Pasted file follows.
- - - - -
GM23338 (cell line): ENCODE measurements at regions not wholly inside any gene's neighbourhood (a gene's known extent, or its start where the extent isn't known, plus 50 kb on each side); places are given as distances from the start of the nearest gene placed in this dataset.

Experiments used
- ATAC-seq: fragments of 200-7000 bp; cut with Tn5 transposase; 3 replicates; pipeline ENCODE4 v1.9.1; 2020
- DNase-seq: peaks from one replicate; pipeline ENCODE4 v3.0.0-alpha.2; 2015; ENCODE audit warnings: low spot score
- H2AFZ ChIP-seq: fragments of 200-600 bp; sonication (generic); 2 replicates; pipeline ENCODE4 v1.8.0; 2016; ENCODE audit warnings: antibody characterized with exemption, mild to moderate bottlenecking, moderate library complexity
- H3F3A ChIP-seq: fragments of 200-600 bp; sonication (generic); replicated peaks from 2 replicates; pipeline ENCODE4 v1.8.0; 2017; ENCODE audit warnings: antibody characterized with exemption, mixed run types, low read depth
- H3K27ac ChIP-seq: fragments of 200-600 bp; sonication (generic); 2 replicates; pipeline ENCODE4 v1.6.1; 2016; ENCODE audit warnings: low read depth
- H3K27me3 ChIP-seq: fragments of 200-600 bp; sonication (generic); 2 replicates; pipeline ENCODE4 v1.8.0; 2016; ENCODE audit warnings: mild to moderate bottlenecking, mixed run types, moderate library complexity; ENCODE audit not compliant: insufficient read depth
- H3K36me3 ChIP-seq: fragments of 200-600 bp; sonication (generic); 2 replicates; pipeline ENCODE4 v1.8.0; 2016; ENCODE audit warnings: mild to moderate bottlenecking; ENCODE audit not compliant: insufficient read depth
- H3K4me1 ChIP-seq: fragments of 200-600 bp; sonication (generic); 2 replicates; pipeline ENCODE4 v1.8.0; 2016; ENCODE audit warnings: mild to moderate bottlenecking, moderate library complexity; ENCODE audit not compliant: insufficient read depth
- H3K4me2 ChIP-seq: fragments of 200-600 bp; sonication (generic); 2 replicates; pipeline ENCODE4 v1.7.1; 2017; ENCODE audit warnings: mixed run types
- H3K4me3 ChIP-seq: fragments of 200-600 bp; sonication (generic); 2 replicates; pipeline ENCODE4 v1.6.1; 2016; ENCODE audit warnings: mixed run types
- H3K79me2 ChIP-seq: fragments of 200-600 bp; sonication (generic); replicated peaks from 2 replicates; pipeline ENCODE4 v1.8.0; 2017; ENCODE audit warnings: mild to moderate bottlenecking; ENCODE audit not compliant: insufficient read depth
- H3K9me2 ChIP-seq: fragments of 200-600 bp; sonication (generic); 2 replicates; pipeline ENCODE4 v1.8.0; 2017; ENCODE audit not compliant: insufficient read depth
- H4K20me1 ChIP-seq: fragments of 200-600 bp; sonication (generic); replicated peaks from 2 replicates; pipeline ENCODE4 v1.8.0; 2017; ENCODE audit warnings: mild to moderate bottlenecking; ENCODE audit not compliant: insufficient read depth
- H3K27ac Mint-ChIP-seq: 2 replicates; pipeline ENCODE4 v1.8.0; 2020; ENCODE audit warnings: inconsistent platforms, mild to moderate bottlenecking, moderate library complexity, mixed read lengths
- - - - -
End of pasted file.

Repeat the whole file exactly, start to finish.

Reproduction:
GM23338 (cell line): ENCODE measurements at regions not wholly inside any gene's neighbourhood (a gene's known extent, or its start where the extent isn't known, plus 50 kb on each side); places are given as distances from the start of the nearest gene placed in this dataset.

Experiments used
- ATAC-seq: fragments of 200-7000 bp; cut with Tn5 transposase; 3 replicates; pipeline ENCODE4 v1.9.1; 2020
- DNase-seq: peaks from one replicate; pipeline ENCODE4 v3.0.0-alpha.2; 2015; ENCODE audit warnings: low spot score
- H2AFZ ChIP-seq: fragments of 200-600 bp; sonication (generic); 2 replicates; pipeline ENCODE4 v1.8.0; 2016; ENCODE audit warnings: antibody characterized with exemption, mild to moderate bottlenecking, moderate library complexity
- H3F3A ChIP-seq: fragments of 200-600 bp; sonication (generic); replicated peaks from 2 replicates; pipeline ENCODE4 v1.8.0; 2017; ENCODE audit warnings: antibody characterized with exemption, mixed run types, low read depth
- H3K27ac ChIP-seq: fragments of 200-600 bp; sonication (generic); 2 replicates; pipeline ENCODE4 v1.6.1; 2016; ENCODE audit warnings: low read depth
- H3K27me3 ChIP-seq: fragments of 200-600 bp; sonication (generic); 2 replicates; pipeline ENCODE4 v1.8.0; 2016; ENCODE audit warnings: mild to moderate bottlenecking, mixed run types, moderate library complexity; ENCODE audit not compliant: insufficient read depth
- H3K36me3 ChIP-seq: fragments of 200-600 bp; sonication (generic); 2 replicates; pipeline ENCODE4 v1.8.0; 2016; ENCODE audit warnings: mild to moderate bottlenecking; ENCODE audit not compliant: insufficient read depth
- H3K4me1 ChIP-seq: fragments of 200-600 bp; sonication (generic); 2 replicates; pipeline ENCODE4 v1.8.0; 2016; ENCODE audit warnings: mild to moderate bottlenecking, moderate library complexity; ENCODE audit not compliant: insufficient read depth
- H3K4me2 ChIP-seq: fragments of 200-600 bp; sonication (generic); 2 replicates; pipeline ENCODE4 v1.7.1; 2017; ENCODE audit warnings: mixed run types
- H3K4me3 ChIP-seq: fragments of 200-600 bp; sonication (generic); 2 replicates; pipeline ENCODE4 v1.6.1; 2016; ENCODE audit warnings: mixed run types
- H3K79me2 ChIP-seq: fragments of 200-600 bp; sonication (generic); replicated peaks from 2 replicates; pipeline ENCODE4 v1.8.0; 2017; ENCODE audit warnings: mild to moderate bottlenecking; ENCODE audit not compliant: insufficient read depth
- H3K9me2 ChIP-seq: fragments of 200-600 bp; sonication (generic); 2 replicates; pipeline ENCODE4 v1.8.0; 2017; ENCODE audit not compliant: insufficient read depth
- H4K20me1 ChIP-seq: fragments of 200-600 bp; sonication (generic); replicated peaks from 2 replicates; pipeline ENCODE4 v1.8.0; 2017; ENCODE audit warnings: mild to moderate bottlenecking; ENCODE audit not compliant: insufficient read depth
- H3K27ac Mint-ChIP-seq: 2 replicates; pipeline ENCODE4 v1.8.0; 2020; ENCODE audit warnings: inconsistent platforms, mild to moderate bottlenecking, moderate library complexity, mixed read lengths